Author(s): Cheong E, Ivory K, Doleman J, Parker ML, Rhodes M,
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Abstract Epidemiological studies suggest that the use of NSAIDs and/or a high intake of fruit and vegetables reduce the risk of oesophageal adenocarcinoma. Since COX-2 is up-regulated in Barrett's oesophageal carcinogenesis, the protective effect of NSAIDs and natural food components might reflect COX-2 inhibition. We explored the effects of quercetin, a natural flavonoid with a potent COX-2 inhibitory activity, and two commercially available selective COX-2 inhibitors (NS-398 and nimesulide) on cell proliferation, apoptosis, PGE2 production and COX-2 mRNA expression in a human oesophageal adenocarcinoma cell line (OE33). Changes in the relative numbers of adherent and floating cells were quantified and apoptotic cells were identified using ethidium bromide and acridine orange staining under fluorescence microscopy. Flow cytometric analysis of adherent and floating cells was used to quantify apoptosis and to examine the effects of the agents on the cell cycle. After 48 h exposure at concentrations of > or =1 microM both COX-2 inhibitors and quercetin suppressed cell proliferation (P < 0.01) and increased the fraction of floating apoptotic cells. At higher concentrations (50 microM) and longer exposure (48 h) the effects of quercetin were significantly greater than those of the selective COX-2 inhibitors (P < 0.01). Cell cycle analyses showed that quercetin blocked cells in S phase, while the selective COX-2 inhibitors blocked cells in G1/S interphase. COX-2 mRNA expression was suppressed by quercetin and the synthetic COX-2 inhibitors in a time- and dose-dependent manner. Quercetin and the synthetic COX-2 inhibitors (10 microM) suppressed PGE2 production by approximately 70\% after 24 h exposure (P < 0.001). We conclude that OE33 is a useful model for the study of COX-2 expression and associated phenomena in human adenocarcinoma cells. Synthetic COX-2 inhibitors and the food-borne flavonoid quercetin suppress proliferation, induce apoptosis and cell cycle block in human oesophageal adenocarcinoma cells in vitro, and future studies should assess their effects in vivo.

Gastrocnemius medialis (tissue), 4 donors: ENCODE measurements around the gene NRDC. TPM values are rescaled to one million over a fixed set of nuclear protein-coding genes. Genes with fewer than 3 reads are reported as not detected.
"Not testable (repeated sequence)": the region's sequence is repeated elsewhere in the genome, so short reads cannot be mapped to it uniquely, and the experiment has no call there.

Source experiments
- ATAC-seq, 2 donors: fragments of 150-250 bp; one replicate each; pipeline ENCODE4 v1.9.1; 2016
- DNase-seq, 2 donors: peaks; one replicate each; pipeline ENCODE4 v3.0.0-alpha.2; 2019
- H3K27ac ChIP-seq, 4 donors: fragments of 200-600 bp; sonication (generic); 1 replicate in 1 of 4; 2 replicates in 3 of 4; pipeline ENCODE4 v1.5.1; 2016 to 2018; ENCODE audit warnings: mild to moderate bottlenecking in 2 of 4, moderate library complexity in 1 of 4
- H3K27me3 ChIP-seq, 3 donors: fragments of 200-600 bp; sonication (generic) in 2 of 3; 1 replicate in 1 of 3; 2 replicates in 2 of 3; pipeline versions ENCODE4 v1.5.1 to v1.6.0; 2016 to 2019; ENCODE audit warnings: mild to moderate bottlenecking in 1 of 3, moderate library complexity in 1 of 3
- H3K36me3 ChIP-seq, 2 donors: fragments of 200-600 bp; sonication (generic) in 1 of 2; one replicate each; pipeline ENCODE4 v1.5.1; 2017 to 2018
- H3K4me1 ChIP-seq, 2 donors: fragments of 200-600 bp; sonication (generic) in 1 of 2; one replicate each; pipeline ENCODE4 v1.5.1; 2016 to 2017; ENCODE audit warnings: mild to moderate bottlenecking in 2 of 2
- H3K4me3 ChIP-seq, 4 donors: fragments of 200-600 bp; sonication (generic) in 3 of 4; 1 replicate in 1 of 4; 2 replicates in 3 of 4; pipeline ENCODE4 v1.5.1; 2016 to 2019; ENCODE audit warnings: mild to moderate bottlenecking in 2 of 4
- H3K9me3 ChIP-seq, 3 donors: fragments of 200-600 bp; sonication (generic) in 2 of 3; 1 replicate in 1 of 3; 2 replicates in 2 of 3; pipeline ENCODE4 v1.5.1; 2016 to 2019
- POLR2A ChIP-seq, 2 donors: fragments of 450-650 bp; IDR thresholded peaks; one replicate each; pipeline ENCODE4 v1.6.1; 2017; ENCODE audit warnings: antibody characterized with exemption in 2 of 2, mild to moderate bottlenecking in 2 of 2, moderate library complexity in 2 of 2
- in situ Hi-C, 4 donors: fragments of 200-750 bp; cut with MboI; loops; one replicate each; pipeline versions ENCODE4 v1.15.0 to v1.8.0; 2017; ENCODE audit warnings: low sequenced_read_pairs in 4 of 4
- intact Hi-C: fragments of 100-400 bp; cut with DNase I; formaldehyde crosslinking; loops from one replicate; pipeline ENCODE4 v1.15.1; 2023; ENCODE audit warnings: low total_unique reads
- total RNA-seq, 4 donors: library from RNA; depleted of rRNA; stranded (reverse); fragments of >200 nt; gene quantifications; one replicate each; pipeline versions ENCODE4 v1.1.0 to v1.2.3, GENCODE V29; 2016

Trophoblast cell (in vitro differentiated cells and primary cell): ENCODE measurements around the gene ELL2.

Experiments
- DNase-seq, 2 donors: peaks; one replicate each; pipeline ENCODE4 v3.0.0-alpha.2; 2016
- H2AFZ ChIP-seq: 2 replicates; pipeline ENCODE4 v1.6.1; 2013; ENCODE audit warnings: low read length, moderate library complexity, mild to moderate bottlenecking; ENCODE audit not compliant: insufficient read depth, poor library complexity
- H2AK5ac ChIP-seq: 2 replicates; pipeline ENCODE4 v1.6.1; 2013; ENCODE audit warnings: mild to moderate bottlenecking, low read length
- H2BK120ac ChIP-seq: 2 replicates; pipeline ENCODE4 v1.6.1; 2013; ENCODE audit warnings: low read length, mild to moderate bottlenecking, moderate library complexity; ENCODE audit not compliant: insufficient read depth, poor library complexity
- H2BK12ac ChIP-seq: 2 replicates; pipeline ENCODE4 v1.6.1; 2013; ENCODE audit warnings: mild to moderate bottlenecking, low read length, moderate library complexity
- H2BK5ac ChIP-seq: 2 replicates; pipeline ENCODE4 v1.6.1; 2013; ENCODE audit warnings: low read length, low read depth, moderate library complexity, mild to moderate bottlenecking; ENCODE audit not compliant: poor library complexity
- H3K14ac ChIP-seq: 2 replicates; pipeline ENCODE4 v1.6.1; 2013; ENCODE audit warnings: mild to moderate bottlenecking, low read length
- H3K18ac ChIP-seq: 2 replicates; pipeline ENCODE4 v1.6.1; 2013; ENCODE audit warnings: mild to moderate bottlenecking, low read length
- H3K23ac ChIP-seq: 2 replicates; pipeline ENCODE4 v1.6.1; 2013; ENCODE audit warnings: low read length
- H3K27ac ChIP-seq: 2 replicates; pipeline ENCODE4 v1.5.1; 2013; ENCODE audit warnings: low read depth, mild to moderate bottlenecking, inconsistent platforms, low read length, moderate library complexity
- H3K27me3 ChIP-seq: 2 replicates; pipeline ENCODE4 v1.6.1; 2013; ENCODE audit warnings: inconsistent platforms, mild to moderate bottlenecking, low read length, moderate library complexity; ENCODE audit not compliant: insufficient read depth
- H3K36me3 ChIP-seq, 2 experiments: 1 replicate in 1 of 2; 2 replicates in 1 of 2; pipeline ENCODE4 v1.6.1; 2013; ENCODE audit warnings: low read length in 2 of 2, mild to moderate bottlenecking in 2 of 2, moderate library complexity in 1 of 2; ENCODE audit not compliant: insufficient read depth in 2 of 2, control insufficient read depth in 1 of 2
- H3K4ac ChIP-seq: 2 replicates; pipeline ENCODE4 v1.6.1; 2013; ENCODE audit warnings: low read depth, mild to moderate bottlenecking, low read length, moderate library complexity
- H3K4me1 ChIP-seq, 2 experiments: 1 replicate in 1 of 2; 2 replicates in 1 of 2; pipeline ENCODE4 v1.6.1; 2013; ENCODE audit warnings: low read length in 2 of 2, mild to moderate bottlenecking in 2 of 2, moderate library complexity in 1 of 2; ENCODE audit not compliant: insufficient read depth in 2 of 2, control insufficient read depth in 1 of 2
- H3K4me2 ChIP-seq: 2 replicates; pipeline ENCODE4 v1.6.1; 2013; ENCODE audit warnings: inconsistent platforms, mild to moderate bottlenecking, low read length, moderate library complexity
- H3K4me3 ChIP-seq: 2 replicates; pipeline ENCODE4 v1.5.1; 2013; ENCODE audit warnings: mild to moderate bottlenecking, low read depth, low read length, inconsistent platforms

This article was published in Carcinogenesis
and referenced in Journal of Carcinogenesis & Mutagenesis